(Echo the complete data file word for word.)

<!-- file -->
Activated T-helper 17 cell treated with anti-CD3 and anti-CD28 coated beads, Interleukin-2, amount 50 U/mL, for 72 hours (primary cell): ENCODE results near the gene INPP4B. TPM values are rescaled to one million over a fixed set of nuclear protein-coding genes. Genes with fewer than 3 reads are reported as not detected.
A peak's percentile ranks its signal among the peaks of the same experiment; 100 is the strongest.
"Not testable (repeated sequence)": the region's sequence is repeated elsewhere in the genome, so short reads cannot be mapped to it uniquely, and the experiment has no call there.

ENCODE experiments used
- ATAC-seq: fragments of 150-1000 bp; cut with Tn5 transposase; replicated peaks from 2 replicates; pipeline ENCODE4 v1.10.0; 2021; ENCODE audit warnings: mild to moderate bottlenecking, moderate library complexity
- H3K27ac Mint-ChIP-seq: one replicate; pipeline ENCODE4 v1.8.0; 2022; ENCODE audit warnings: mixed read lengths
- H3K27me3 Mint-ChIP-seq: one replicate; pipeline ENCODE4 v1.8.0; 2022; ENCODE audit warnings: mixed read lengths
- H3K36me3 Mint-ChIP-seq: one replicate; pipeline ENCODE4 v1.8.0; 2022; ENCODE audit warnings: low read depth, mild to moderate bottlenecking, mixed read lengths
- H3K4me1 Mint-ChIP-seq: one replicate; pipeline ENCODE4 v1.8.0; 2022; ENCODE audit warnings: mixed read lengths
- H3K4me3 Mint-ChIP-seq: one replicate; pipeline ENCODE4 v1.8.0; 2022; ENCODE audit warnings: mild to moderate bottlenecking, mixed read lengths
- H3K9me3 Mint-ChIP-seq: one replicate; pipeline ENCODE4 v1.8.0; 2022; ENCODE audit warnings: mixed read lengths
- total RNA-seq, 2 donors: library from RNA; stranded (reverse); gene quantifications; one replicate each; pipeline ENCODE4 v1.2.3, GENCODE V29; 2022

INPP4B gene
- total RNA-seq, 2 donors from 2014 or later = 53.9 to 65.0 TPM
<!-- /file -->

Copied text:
Activated T-helper 17 cell treated with anti-CD3 and anti-CD28 coated beads, Interleukin-2, amount 50 U/mL, for 72 hours (primary cell): ENCODE results near the gene INPP4B. TPM values are rescaled to one million over a fixed set of nuclear protein-coding genes. Genes with fewer than 3 reads are reported as not detected.
A peak's percentile ranks its signal among the peaks of the same experiment; 100 is the strongest.
"Not testable (repeated sequence)": the region's sequence is repeated elsewhere in the genome, so short reads cannot be mapped to it uniquely, and the experiment has no call there.

ENCODE experiments used
- ATAC-seq: fragments of 150-1000 bp; cut with Tn5 transposase; replicated peaks from 2 replicates; pipeline ENCODE4 v1.10.0; 2021; ENCODE audit warnings: mild to moderate bottlenecking, moderate library complexity
- H3K27ac Mint-ChIP-seq: one replicate; pipeline ENCODE4 v1.8.0; 2022; ENCODE audit warnings: mixed read lengths
- H3K27me3 Mint-ChIP-seq: one replicate; pipeline ENCODE4 v1.8.0; 2022; ENCODE audit warnings: mixed read lengths
- H3K36me3 Mint-ChIP-seq: one replicate; pipeline ENCODE4 v1.8.0; 2022; ENCODE audit warnings: low read depth, mild to moderate bottlenecking, mixed read lengths
- H3K4me1 Mint-ChIP-seq: one replicate; pipeline ENCODE4 v1.8.0; 2022; ENCODE audit warnings: mixed read lengths
- H3K4me3 Mint-ChIP-seq: one replicate; pipeline ENCODE4 v1.8.0; 2022; ENCODE audit warnings: mild to moderate bottlenecking, mixed read lengths
- H3K9me3 Mint-ChIP-seq: one replicate; pipeline ENCODE4 v1.8.0; 2022; ENCODE audit warnings: mixed read lengths
- total RNA-seq, 2 donors: library from RNA; stranded (reverse); gene quantifications; one replicate each; pipeline ENCODE4 v1.2.3, GENCODE V29; 2022

INPP4B gene
- total RNA-seq, 2 donors from 2014 or later = 53.9 to 65.0 TPM